Last night while poking through my feed reader I happened upon Cranking by Merlin Mann. I discovered Merlin’s work through twitter a couple of years ago, where he immediately became “that guy who tweets like a poetic gunslinger”.
I spend the majority of my waking moments filled with fear, frustrations, and dreams, and it’s only in the haze of long hikes that I lose a sense of self. The most cherished gift imparted by long solitary walks is not the healthy exercise, the melodic meditative rhythm, or the time to capture and transcribe thoughts into words, it is the unhindered view of the horizon. I can see beyond my own small role, beyond my limited time here. I can feel the sun and rain and seasons sweep away the precious moments of my existence without a defiant scream to stop. The entirety of my life is not even a dot on the totality of time.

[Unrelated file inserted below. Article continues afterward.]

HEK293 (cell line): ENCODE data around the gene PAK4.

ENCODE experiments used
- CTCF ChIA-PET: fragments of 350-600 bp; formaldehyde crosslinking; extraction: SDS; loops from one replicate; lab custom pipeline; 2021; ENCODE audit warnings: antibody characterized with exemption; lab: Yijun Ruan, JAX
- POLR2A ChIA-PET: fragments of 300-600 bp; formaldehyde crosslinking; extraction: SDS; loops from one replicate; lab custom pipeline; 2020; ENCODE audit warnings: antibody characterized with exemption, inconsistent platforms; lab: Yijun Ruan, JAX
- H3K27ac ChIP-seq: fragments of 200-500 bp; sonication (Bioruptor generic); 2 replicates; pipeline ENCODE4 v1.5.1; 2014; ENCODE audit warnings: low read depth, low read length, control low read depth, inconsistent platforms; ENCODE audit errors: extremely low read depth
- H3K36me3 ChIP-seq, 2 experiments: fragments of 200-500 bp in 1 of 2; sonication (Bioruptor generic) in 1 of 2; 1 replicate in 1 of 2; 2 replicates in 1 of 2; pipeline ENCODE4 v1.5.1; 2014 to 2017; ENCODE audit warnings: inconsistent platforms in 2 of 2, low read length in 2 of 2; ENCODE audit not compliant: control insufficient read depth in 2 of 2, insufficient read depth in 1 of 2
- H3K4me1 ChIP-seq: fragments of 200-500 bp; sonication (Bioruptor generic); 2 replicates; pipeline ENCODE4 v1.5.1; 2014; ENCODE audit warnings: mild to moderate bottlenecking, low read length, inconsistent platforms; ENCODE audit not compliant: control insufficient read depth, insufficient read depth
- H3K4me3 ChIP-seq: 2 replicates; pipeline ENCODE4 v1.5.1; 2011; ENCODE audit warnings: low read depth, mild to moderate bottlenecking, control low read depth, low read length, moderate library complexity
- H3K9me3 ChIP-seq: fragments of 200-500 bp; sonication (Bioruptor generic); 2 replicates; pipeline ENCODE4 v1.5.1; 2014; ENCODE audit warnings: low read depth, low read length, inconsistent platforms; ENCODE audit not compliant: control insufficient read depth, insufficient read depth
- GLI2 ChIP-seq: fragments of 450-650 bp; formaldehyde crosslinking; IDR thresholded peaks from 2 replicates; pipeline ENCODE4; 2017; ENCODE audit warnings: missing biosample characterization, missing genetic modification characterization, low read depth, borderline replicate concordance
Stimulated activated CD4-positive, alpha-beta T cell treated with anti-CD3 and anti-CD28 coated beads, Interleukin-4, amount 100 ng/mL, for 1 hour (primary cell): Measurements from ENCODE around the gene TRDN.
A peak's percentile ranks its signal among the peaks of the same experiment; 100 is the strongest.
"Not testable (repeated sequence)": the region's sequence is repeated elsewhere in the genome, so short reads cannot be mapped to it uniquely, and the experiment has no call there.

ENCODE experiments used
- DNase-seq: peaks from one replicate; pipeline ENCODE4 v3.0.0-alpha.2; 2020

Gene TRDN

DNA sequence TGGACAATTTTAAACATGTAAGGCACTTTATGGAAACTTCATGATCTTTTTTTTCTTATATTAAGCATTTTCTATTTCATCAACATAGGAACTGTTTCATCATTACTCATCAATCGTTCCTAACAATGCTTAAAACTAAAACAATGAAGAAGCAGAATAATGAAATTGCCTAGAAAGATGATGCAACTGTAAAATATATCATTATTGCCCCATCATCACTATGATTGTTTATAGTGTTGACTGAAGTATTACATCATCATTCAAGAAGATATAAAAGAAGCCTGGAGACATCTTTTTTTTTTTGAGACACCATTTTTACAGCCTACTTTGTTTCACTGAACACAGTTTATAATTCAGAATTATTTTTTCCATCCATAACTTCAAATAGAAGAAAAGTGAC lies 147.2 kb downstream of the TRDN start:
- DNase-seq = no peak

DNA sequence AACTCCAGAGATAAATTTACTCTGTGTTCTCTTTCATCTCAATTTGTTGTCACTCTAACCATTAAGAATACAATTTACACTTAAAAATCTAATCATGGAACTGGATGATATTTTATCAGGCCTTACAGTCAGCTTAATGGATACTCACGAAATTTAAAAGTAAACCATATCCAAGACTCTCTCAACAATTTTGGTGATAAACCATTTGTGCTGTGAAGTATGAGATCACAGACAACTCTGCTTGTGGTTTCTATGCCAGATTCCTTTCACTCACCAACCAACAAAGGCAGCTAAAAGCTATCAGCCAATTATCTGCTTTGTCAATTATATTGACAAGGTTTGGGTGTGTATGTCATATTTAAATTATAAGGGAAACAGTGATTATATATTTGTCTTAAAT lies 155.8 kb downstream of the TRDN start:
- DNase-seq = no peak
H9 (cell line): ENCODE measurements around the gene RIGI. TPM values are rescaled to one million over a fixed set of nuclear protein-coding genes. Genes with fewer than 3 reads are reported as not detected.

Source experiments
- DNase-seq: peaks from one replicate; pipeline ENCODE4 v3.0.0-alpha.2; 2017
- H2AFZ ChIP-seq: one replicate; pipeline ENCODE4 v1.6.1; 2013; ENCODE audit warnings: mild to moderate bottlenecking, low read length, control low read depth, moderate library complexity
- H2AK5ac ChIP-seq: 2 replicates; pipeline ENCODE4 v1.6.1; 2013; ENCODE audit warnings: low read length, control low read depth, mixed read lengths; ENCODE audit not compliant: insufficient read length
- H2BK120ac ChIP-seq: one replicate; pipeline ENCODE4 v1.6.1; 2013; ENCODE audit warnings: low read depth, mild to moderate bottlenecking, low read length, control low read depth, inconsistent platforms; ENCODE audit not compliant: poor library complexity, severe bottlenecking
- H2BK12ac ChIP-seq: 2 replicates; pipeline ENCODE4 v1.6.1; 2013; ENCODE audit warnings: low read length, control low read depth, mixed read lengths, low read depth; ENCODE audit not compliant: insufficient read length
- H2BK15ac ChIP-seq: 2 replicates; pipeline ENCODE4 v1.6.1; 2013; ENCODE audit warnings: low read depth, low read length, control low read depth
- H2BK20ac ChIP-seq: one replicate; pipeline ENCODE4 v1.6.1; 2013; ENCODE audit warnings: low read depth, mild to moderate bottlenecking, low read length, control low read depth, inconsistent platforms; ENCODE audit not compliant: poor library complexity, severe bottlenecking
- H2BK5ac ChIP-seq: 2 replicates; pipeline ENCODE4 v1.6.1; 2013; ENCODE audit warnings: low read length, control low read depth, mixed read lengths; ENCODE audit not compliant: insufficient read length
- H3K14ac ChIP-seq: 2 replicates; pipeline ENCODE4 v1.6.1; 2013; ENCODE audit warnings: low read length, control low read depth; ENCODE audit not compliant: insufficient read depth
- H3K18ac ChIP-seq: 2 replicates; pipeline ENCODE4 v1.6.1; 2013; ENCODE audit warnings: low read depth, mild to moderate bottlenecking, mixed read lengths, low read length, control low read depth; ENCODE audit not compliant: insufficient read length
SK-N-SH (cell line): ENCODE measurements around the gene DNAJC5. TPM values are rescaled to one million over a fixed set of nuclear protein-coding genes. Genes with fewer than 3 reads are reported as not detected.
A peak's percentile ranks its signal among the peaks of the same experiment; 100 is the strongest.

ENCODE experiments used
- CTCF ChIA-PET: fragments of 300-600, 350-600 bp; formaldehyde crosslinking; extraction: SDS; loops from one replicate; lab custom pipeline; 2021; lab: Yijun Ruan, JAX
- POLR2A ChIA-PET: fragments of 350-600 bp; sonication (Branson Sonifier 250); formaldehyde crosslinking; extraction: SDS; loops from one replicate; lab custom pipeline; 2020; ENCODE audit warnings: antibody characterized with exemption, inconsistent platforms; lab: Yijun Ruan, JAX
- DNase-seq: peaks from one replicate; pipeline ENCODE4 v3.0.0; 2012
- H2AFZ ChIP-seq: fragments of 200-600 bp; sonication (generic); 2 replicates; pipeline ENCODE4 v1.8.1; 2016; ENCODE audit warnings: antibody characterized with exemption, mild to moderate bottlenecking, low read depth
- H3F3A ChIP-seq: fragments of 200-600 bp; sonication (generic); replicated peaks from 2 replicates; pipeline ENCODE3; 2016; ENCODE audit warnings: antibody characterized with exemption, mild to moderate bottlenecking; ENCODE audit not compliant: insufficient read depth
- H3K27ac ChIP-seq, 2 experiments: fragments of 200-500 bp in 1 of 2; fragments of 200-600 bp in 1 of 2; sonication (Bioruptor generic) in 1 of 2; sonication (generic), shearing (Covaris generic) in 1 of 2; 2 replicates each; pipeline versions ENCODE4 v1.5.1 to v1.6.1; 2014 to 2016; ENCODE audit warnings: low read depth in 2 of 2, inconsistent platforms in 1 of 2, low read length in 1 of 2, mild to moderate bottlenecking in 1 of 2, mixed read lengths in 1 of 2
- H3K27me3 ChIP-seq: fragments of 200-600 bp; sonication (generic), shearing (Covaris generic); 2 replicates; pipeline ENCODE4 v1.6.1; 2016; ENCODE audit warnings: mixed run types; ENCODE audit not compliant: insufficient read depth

At a quarter after five each weekday my wife and I get up and go through our daily morning rituals. When my day job gets busy it swallows nearly all curious or creative energy I can cultivate. The industry from which I earn a living, is not one which supports free associative thinking or building.
It’s easy to give up. It’s human to quit in the face of unimaginable challenge. Reason warns us of the risk and cost of crossing the finish line, begging us to quit. I’m not going to sugar coat the effort, dedication, and sacrifice that is demanded by a decision to succeed. I have witnessed the price of mastery, and it is horrifyingly beautiful.
Why post to Facebook, Twitter, Hacker News or Reddit? Why blog on Blogger, WordPress, Tumblr or Posterous? Why answer questions on Quora? All of these activities can be traced back to social motivation. The desire to share something cool with other folks is a big part of what drives the commercial internet today.
One of the words our dogs frenzy over is adventure. They translate the sound into running around and playing in the (big) backyard. Adventure is second only to bacon when it comes to instigating the critters to action. I have little doubt that the spirit of the word is etched into the strands of their DNA. But what does the word mean to us?